Next Time: Tips on how to build a developmental relationship with a teen

Why the “Social” Part of Social Media is So Important for Adolescents

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As parents and educators, we often hear (and engage in) complaints about teens and social media. What we don’t often talk about is what drives their behavior, but if we are to have meaningful conversations with students about social media use, it helps to understand it.

One key point to remember is that, as human beings, we are neurobiologically wired for connection. Our brains are designed to reward us for being part of a social network and alert us that something is wrong if we are feeling isolated. Without connection to others, we suffer. This phenomenon is especially pronounced during our adolescent years which accounts for the extraordinary drive to find others with whom we belong.

I remember my parents’ frustration at the endless hours I spent on the phone every evening, the 10-foot cord stretched down the hallway so I could tuck myself away in my room with the door shut and talk to friends. Like most teens, I craved connection. The 8 hours a day I spent with friends at school wasn’t enough. Today’s teens are the same, but they have different technologies available to them than we did.

There are so many examples in the media of the ways adolescents use social media to harass each other, but we don’t often look at the ways they use it to make each others’ lives better. FaceTime has become a great way for students to help each other with homework or work on group projects. Individual Instagram accounts have allowed teens to see a different side of their peers – learning about other interests they have outside of school. Social media as a whole enables students who live in geographically distant areas to connect around common passions or struggles and can lead to some pretty amazing activism.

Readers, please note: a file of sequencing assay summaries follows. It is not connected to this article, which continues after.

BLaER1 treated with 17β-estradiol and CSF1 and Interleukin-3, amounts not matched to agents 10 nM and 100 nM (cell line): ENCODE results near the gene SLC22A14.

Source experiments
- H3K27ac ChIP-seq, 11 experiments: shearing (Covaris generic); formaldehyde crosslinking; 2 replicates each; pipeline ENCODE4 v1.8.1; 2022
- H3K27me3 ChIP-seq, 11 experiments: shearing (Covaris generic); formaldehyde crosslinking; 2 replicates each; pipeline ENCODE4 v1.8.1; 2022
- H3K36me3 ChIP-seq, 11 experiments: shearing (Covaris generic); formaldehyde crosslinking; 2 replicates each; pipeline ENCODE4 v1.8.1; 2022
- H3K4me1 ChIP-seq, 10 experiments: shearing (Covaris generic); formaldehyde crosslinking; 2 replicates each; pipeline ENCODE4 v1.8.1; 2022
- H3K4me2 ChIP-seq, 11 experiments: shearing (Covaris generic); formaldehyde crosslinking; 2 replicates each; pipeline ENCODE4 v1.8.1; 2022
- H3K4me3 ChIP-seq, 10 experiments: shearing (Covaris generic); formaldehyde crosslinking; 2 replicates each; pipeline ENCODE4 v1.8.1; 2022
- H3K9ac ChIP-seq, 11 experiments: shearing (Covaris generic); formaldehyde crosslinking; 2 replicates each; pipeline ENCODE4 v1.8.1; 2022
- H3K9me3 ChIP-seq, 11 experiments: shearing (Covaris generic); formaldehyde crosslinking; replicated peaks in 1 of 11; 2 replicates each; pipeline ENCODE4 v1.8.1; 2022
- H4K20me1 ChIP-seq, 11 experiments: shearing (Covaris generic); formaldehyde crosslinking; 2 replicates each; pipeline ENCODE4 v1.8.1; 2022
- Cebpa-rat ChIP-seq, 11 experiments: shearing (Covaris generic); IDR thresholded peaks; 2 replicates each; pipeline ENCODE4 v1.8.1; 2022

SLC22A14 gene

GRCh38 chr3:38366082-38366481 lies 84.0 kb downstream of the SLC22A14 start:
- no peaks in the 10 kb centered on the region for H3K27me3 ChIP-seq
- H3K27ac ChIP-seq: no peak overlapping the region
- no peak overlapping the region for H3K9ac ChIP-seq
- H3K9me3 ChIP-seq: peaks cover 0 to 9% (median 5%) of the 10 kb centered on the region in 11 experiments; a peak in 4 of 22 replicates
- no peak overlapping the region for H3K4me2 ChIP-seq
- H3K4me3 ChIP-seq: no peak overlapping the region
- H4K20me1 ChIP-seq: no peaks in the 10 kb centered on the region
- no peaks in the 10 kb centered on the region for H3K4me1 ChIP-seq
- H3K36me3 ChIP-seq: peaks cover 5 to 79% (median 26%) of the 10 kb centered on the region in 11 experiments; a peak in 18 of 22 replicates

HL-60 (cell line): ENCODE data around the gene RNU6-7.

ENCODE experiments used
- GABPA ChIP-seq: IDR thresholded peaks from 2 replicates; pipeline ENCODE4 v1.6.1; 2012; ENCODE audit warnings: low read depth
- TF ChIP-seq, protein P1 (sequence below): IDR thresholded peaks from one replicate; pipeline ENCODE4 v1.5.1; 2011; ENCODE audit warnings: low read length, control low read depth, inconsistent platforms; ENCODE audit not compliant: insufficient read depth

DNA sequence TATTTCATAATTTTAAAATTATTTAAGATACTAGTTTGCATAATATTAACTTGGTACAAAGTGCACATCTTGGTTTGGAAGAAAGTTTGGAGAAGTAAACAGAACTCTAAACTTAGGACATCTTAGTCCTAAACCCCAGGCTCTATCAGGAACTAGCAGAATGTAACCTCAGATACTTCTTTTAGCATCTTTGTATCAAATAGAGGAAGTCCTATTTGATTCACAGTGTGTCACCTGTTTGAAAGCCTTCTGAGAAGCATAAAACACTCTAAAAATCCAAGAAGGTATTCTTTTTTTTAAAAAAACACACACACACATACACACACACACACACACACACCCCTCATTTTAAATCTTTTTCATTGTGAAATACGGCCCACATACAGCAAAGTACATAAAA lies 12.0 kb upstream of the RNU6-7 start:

Overall, it seems that adolescents haven’t changed that much over the years, but the tools they use to engage socially have. The key as parents and educators is for us to acknowledge that teens will always find ways to create and maintain strong social networks and use our wisdom and influence to help them understand how to use those tools in a way that builds them up and flexes their social-emotional muscles. Asking lots of open-ended questions about how and why they use certain social media platforms can help adults learn what kind of connection is most important to an individual student, and it can give them some insight and self-awareness. It isn’t uncommon for teens to start doing something because their peers are doing it, but if we can encourage them to reflect on whether it is filling a need, they are more likely to make good choices about how and when to repeat that behavior.

Removing an adolescent’s ability to engage with their peers by taking their phone away or blocking Internet access doesn’t eliminate the drive to connect, and it can harm your relationship. Helping teens find ways to maintain productive, healthy social connections, both in person and virtually, by acknowledging their need to bond with others and enabling it whenever possible will go a long way toward building trust.